A variety of theoretical approaches have been used to calculate the shell closure of spherical Super Heavy Elements (SHE) but the predictions of the location of the 'island of stability' vary from Z=114 to 120 and 126, with neutron numbers around N=172 or N=184 depending on the model employed. A deformed minimum around Z=108 and N=162 is predicted and an increase of the half-life of Hassium (Z=108) is experimentally observed when approaching the neutron number N=162. Super heavy nuclei are produced with very low cross-section (a few picobarns) and this makes their spectroscopic study impossible with today's beam intensities and detectors. However, important information can be obtained from the structure of mid-shell deformed nuclei (Z∼104) where selected single particle orbitals, which lie close to the spherical shell gap in SHE, are close to the Fermi level. The information will come from decay and in-beam spectroscopy. A promising area of progress, using the state-of-the art instruments, is represented by the observation of rotational gamma-ray transitions in No and Fm isotopes showing the deformed character of these nuclei. One of the objectives and focus of the nuclear structure community is related to the investigation of Single particle excitations beyond the N=152 neutron gap and collective properties of heavier systems towards Z∼104. The IN2P3-JINR collaboration has launched a project of electron and gamma-ray spectroscopy studies of heavy nuclei at the FLNR. This project benefits from the radioactive actinide targets uniquely available at Dubna and from the very intense stable beams provided by the U400 cyclotron. This offers a unique opportunity for the study of nuclei above Z=100 along an isotopic chain approaching N=162. In this contribution, the emphasis will be on the GABRIELA project and its issues. I will finally point out the perspectives with the new generation of gamma detectors such as AGATA

  17. Characterization of adhesive from oysters: A structural and compositional study

    Science.gov (United States)

    Alberts, Erik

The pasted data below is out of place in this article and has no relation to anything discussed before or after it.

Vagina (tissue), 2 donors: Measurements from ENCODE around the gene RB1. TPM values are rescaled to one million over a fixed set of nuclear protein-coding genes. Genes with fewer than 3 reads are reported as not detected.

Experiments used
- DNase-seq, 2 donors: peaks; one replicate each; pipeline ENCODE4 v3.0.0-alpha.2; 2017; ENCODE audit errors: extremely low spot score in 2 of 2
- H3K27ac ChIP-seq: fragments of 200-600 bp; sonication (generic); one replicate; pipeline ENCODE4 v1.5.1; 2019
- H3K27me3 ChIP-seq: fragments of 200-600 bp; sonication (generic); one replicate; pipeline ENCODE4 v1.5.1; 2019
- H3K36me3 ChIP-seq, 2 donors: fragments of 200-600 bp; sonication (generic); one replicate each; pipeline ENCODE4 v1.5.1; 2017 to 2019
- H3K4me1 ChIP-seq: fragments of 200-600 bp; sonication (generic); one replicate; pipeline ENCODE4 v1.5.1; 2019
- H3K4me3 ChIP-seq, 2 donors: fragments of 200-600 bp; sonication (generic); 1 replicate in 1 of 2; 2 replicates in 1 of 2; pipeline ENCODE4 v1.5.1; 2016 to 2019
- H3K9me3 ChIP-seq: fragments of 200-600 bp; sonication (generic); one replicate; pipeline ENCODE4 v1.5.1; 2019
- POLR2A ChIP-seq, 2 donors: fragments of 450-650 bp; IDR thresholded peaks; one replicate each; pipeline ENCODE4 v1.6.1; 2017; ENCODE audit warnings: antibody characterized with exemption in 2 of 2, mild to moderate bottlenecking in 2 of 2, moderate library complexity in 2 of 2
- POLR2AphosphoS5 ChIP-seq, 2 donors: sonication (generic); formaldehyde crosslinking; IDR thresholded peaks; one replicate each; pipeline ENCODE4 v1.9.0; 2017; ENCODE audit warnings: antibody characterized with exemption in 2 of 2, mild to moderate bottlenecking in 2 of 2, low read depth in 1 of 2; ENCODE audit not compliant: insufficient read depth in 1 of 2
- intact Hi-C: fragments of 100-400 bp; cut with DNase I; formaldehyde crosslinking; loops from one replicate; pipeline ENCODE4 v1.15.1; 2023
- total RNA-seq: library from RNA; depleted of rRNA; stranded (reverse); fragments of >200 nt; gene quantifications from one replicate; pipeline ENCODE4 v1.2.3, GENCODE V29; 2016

The inability for man-made adhesives to set in wet or humid environments is an ongoing challenging the design of biomedical and marine adhesive materials. However, we see that nature has already overcome this challenge. Mussels, barnacles, oysters and sandcastle worms all have unique mechanisms by which they attach themselves to surfaces. By understanding what evolution has already spent millions of years perfecting, we can design novel adhesive materials inspired by nature's elegant designs. The well-studied mussel is currently the standard for design of marine inspired biomimetic polymers. In the work presented here, we aim to provide new insights into the adhesive produced by the eastern oyster, Crassostrea virginica. Unlike the mussel, which produces thread-like plaques comprised of DOPA containing-protein, the oyster secretes an organic-inorganic hybrid adhesive as it settles and grows onto a surface. This form of adhesion renders the oyster to be permanently fixed in place. Over time, hundreds of thousands of oyster grow and agglomerate to form extensive reef structures. These reefs are not only essential to survival of the oyster, but are also vital to intertidal ecosystems. While the shell of the oyster has been extensively studied, curiously, only a few conflicting insights have been made into the nature of the adhesive and contact zone between shell and substrate, and even lesfs information has been ascertained on organic and inorganic composition. In this work, we provide microscopy and histochemical studies to characterize the structure and composition of the adhesive, using oyster in the adult and juvenile stages of life. Preliminary work on extracting and characterizing organic components through collaborative help with solid-state NMR (SSNMR) and proteomics are also detailed here. We aim to provide a full, comprehensive characterization of oyster adhesive so that in the future, we may apply what we learn to the design of new materials.